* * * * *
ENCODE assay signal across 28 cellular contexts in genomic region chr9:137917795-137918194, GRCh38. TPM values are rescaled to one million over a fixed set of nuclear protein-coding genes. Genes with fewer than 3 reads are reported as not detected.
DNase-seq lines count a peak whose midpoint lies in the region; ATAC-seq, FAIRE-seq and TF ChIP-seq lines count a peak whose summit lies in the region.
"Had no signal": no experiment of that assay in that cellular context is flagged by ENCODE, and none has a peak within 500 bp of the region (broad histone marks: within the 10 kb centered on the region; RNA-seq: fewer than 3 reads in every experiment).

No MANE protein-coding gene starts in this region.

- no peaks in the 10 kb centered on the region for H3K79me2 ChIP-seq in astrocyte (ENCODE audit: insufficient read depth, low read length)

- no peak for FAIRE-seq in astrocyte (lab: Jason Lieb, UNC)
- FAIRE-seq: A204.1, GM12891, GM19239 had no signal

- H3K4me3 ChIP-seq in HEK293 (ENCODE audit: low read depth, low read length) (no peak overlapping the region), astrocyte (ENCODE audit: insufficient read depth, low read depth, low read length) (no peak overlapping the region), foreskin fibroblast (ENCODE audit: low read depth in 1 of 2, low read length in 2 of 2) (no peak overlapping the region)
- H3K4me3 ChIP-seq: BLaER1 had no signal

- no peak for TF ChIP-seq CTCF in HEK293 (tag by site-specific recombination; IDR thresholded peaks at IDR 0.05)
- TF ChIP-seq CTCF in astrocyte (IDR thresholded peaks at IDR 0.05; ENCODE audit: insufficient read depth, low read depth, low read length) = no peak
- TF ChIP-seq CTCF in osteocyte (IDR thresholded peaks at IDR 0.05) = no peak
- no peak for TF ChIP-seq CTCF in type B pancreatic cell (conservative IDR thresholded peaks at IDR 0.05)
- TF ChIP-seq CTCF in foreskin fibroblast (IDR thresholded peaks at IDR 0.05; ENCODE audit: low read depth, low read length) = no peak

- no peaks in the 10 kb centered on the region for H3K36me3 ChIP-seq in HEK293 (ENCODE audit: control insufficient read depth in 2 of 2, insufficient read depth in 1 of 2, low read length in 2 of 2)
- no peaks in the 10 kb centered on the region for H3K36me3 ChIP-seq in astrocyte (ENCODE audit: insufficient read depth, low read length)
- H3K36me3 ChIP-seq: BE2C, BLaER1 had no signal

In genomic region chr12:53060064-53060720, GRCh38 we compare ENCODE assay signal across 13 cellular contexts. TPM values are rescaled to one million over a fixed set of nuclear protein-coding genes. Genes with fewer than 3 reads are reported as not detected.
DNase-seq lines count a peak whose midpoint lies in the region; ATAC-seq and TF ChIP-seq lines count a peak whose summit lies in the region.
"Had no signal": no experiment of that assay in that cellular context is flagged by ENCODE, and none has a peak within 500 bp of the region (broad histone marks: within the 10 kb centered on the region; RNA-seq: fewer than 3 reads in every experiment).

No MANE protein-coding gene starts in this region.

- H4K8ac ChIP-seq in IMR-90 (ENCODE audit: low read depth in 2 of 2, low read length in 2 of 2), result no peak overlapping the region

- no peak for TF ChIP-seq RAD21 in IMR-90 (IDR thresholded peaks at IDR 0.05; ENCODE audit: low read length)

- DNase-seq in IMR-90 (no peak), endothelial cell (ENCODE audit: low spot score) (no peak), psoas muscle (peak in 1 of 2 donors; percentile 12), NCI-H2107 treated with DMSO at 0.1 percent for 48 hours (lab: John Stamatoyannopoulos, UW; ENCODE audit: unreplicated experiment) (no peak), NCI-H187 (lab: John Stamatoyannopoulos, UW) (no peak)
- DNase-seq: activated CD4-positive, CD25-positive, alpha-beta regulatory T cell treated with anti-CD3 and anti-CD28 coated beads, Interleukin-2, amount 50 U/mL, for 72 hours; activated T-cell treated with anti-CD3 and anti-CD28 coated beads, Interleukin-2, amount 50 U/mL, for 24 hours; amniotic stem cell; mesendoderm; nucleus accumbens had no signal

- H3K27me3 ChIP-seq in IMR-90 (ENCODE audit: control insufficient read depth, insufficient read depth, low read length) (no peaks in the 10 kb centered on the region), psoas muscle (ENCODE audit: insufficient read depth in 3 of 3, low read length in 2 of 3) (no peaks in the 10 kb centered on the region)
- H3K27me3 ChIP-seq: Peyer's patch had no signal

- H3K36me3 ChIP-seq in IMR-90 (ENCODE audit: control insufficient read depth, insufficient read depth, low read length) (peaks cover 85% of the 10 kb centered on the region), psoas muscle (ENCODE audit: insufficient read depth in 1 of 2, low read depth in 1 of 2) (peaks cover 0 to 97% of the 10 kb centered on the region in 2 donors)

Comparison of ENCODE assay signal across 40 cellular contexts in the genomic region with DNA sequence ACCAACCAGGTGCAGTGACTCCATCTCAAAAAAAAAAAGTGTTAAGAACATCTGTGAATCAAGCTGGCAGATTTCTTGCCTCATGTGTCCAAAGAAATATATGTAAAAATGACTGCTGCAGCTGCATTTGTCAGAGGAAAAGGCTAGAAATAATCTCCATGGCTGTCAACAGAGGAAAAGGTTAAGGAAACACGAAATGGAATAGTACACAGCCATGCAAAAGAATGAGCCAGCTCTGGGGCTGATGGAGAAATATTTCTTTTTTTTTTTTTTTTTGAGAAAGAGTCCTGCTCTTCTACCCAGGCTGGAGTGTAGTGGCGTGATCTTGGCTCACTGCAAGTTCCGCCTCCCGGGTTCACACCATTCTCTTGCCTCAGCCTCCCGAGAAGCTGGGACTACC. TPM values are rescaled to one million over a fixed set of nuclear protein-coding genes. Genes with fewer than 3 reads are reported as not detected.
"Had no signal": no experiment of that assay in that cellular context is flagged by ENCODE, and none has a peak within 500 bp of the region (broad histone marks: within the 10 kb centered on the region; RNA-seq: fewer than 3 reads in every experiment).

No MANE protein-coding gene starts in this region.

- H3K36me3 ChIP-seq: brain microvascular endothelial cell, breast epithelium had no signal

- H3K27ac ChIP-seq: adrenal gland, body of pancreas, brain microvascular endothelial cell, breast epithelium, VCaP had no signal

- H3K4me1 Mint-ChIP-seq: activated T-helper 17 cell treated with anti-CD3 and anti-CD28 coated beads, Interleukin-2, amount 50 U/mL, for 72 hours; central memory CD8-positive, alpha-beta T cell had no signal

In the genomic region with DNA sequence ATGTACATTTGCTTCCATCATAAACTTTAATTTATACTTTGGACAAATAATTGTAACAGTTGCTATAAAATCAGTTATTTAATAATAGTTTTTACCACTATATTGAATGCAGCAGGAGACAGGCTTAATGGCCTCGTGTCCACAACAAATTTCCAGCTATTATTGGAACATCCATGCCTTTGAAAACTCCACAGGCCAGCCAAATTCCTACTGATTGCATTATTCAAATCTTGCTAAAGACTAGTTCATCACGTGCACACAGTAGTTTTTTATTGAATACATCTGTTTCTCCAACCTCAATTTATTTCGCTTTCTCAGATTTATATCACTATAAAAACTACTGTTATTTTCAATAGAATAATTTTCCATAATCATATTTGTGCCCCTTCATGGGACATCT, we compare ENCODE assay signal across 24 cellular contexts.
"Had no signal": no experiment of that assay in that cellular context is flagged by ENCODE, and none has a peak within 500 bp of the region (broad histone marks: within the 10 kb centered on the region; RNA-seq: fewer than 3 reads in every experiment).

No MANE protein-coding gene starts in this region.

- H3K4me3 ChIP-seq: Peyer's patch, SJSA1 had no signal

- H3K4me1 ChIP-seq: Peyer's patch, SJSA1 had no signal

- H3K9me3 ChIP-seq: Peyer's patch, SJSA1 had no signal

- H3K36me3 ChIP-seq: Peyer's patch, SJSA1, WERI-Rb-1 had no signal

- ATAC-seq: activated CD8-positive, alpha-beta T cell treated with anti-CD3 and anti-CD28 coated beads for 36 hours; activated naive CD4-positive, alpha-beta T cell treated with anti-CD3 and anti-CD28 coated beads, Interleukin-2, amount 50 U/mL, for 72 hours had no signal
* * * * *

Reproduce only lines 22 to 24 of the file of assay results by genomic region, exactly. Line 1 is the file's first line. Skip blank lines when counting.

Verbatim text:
- H4K8ac ChIP-seq in IMR-90 (ENCODE audit: low read depth in 2 of 2, low read length in 2 of 2), result no peak overlapping the region

- no peak for TF ChIP-seq RAD21 in IMR-90 (IDR thresholded peaks at IDR 0.05; ENCODE audit: low read length)

- DNase-seq in IMR-90 (no peak), endothelial cell (ENCODE audit: low spot score) (no peak), psoas muscle (peak in 1 of 2 donors; percentile 12), NCI-H2107 treated with DMSO at 0.1 percent for 48 hours (lab: John Stamatoyannopoulos, UW; ENCODE audit: unreplicated experiment) (no peak), NCI-H187 (lab: John Stamatoyannopoulos, UW) (no peak)